ROME (Reuters) – Italy’s Economy Minister Roberto Gualtieri said on Wednesday that the main business lobby’s forecast of a 6% fall in gross domestic product this year due to the coronavirus crisis is realistic.
On Tuesday national business association Confindustria said the outbreak would cause a serious recession in 2020.
“Unfortunately the estimates are realistic… at the same time we can say that (the Italian economy) can aim at a vigorous rebound,” Gualtieri told newspaper Il Fatto Quotidiano in an interview.
The government is not due to give its own estimates of the impact on the already fragile economy until the end of April, when it is scheduled to publish its Document of Economy and Finance (DEF).
Italy’s output rose 0.3% last year, and the government expected it to grow 0.6% this year, before the infectious disease emerged in the country at the end of February.
At the end of March, two sources told Reuters that the Treasury expected the economy to contract around 3% this year.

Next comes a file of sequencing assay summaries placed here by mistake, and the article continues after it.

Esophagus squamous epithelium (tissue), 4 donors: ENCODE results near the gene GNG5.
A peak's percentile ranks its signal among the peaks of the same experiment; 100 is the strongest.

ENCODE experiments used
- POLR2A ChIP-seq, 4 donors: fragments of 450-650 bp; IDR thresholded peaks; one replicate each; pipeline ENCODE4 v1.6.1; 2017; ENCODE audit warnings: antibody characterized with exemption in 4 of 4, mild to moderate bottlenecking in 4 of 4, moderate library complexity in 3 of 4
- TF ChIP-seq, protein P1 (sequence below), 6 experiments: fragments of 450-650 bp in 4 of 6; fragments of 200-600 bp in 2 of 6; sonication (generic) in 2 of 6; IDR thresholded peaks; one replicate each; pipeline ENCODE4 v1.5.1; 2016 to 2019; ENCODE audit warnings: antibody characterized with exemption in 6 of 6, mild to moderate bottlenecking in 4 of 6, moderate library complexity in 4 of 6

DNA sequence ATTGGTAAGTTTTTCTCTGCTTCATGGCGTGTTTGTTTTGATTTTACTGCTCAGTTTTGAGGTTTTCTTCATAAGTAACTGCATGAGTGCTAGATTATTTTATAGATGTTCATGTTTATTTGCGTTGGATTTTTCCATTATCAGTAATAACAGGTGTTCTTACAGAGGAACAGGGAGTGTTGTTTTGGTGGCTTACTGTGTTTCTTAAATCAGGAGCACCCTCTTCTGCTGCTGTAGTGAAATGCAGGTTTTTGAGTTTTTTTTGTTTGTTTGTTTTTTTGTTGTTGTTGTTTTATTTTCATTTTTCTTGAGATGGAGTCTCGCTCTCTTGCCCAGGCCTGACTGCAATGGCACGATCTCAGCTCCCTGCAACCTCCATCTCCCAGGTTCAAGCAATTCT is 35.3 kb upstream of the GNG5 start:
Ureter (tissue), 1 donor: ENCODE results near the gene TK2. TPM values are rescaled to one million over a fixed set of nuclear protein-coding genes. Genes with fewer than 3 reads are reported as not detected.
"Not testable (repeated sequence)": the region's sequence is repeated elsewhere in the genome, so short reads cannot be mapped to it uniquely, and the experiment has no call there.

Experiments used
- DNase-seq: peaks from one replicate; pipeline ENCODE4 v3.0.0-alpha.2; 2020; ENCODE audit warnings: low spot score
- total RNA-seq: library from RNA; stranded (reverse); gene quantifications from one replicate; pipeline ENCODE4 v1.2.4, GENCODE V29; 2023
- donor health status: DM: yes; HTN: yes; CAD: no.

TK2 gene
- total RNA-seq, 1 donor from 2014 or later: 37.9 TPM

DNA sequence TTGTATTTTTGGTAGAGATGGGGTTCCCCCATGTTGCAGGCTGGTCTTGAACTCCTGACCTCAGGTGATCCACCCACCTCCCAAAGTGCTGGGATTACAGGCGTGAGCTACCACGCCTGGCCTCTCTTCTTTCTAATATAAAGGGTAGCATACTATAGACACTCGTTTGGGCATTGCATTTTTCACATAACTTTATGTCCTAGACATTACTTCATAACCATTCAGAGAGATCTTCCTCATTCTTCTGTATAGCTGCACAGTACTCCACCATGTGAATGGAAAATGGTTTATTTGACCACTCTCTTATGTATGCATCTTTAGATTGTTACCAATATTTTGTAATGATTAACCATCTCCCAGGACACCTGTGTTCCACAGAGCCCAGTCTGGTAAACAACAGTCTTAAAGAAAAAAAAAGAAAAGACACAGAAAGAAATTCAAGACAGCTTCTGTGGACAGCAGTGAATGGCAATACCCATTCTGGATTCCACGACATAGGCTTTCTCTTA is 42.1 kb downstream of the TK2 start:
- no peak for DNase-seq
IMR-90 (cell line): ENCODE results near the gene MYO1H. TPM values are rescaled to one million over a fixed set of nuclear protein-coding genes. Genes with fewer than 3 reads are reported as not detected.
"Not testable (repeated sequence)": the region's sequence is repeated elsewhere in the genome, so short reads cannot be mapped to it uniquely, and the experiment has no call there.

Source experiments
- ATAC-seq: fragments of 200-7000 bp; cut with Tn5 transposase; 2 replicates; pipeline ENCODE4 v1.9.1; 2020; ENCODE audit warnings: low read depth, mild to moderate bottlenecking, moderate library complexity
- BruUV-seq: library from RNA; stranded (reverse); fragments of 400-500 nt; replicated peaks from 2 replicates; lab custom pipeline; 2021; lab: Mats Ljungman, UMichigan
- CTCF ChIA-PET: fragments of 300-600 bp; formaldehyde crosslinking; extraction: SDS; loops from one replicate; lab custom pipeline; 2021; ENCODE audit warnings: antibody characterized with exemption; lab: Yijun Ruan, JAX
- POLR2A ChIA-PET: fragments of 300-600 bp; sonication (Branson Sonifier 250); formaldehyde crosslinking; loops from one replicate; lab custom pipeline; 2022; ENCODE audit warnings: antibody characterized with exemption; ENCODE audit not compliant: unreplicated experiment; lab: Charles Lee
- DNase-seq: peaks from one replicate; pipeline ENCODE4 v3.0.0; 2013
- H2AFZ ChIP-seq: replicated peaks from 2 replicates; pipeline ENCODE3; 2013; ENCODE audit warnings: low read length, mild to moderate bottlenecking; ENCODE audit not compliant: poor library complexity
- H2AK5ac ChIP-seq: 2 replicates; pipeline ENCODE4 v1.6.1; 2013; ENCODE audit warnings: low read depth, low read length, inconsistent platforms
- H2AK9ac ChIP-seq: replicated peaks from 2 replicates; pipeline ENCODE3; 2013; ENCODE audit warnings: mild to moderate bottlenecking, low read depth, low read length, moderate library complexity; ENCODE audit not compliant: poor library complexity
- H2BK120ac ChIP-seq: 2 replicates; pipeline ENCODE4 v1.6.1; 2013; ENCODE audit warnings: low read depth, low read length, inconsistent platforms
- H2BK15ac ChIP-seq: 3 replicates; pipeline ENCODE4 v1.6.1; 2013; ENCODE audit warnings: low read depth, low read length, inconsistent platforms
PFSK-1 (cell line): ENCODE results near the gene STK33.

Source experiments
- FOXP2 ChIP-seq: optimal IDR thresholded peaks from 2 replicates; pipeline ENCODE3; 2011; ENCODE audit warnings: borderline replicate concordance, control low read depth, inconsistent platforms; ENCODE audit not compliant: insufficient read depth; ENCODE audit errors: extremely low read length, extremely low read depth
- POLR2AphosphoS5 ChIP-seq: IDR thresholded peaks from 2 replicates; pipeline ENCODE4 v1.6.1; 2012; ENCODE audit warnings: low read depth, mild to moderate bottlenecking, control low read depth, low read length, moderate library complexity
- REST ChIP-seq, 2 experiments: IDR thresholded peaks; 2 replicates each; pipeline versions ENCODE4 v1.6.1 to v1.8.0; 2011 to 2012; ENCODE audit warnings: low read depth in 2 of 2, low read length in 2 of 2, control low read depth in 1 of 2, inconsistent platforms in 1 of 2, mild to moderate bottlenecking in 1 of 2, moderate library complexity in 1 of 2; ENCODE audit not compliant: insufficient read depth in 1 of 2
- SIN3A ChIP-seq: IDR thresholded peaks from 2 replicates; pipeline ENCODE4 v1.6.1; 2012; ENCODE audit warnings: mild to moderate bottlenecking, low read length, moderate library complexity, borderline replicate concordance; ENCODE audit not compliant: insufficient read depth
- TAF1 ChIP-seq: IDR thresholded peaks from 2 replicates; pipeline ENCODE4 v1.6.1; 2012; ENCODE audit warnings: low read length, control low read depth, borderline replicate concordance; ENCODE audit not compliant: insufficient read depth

Gualtieri said a new stimulus package, set to be approved this month, would be “significantly larger” than the measures worth 25 billion euros passed in March and that it would be sufficient to support companies and households for the entire length of the coronavirus epidemic.
He said it would include an extension of state-backed guarantees for companies’ seeking liquidity, unemployment benefits and support to people on low incomes.
The minister also said the use of the European Stability Mechanism (ESM) to combat the crisis, under current conditions, was not an option and that, on top of the European Central Banks’ intervention, Europe needed to coordinate a shared fiscal policy.
“New solutions are need to grant parity of conditions and to define an adequate shared and responsible response,” he said.
(Reporting by Giulia Segreti; Editing by Shri Navaratnam and Andrew Heavens)